Incomes often rise at the pace of cost-of-living increases, but New Jersey’s income tax fails to take inflation into account. As a result, state income taxes grow faster than incomes without any vote on a tax hike, forcing people into higher brackets.
It is important for New Jerseyans to know the hidden tax hikes they face. Tax brackets that are not adjusted for inflation cut into your income just as effectively as a tax hike; as wages increase with inflation, tax rates remain the same and tax bills go up. This is especially true for the low- and middle-income taxpayer.
Lack Of Indexing Hurts The Lower- And Middle-Class. New Jersey’s lowest brackets are very close together for people making $75,000 or less. This results in “bracket creep.” Bracket creep occurs as wages increase with inflation, forcing taxpayers into a higher bracket. This can be costly for individuals and families who rely on every dollar they earn.
• Individual income tax brackets top out at a 1.4 percent rate up to $20,000; 1.75 percent up to $35,000; 3.5 percent up to $40,000; and 5.525 percent up to $75,000.
Even the smallest income increase can add to the tax burden. For example, a person earning $30,000 per year with two-percent yearly inflation over a decade will see his salary increase to $36,570. In that decade taxes will have increased 31 percent on that person, even though income only increased 22 percent to adjust for inflation. Inflation adjusted, net income decreased 5.5 percent. This does not include the increased prices of goods over that period – meaning the cost of goods increased as income decreased. Non-indexed income taxes are effectively an un-enacted tax hike on low- and middle-income earners.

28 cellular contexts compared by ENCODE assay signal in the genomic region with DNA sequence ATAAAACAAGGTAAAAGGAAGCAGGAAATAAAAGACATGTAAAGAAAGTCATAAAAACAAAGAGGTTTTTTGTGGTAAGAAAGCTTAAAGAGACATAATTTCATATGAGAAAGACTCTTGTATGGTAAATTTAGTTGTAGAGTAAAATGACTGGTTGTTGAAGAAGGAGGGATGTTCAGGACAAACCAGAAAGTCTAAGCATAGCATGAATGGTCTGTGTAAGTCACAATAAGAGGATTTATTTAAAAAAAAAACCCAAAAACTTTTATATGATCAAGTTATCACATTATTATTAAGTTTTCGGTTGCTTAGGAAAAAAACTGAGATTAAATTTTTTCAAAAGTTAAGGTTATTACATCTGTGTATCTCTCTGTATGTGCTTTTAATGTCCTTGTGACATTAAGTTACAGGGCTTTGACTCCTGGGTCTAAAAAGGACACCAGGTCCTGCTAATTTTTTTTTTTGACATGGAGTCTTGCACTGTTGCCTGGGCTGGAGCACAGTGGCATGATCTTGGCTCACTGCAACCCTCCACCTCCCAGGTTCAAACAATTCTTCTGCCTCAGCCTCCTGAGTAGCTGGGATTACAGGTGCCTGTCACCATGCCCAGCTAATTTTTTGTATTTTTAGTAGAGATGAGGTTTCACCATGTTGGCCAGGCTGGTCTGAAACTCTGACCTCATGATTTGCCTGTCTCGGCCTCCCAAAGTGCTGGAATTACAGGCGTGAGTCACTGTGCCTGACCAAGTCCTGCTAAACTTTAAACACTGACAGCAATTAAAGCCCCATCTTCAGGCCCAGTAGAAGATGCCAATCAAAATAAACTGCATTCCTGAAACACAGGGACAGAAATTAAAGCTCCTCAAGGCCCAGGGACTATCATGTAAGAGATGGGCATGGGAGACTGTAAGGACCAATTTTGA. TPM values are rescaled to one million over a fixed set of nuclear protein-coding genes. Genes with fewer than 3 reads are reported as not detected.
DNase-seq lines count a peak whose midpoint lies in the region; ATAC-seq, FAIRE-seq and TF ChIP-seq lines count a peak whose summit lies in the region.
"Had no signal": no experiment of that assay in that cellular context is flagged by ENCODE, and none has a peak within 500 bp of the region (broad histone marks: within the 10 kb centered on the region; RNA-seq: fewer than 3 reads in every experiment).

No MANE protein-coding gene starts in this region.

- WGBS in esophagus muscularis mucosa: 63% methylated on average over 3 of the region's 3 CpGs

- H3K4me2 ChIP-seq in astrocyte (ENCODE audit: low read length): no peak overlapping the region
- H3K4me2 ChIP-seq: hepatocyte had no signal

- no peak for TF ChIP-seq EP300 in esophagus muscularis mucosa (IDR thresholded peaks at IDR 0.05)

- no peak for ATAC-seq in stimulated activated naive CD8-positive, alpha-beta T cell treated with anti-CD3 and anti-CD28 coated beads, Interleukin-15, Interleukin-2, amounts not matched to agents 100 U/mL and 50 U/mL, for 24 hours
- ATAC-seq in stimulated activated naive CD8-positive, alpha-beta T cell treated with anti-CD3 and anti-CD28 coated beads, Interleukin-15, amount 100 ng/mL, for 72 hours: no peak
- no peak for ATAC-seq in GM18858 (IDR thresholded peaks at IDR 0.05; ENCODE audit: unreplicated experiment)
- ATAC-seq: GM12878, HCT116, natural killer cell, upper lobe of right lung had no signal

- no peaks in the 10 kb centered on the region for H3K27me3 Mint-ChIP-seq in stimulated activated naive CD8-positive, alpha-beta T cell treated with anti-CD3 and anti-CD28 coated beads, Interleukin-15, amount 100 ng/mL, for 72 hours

Revenue Is Not A Problem, Spending Is. Indexing income taxes to inflation would result in only a $20 million to $40 million revenue loss at the time of enactment, and at most $80 million in future years at 2 percent inflation – only .2 percent of total revenue – according to the non-partisan Office of Legislative Services. For comparison, Democrats have passed $240 million in new spending in one day.
Indexing Is Vital To Any Tax Modernization Effort. Since the federal government began inflation indexing in 1986, it has become more prominent in state income tax modernizations. Of the 34 states with bracketed income tax systems, 14 wholly or partially index their tax brackets to inflation, including New York.
Taxpayers Have Been Waiting Too Long. To put the problem into perspective, the last time income taxes were cut for New Jerseyans was 1996 under Governor Christine Todd Whitman. If brackets were indexed for inflation back then, they would look completely different today. The math is simple: $20,000 in 1996 is equal to $30,765 today; $35,000 back then is worth $53,839 now. Further, $50,000 and $75,000 in 1996 are worth $76,913 and $115,369 today. The low- and middle-income taxpayers will benefit the most if taxes are indexed to inflation. It’s time to enact tax fairness and protect New Jersey taxpayers.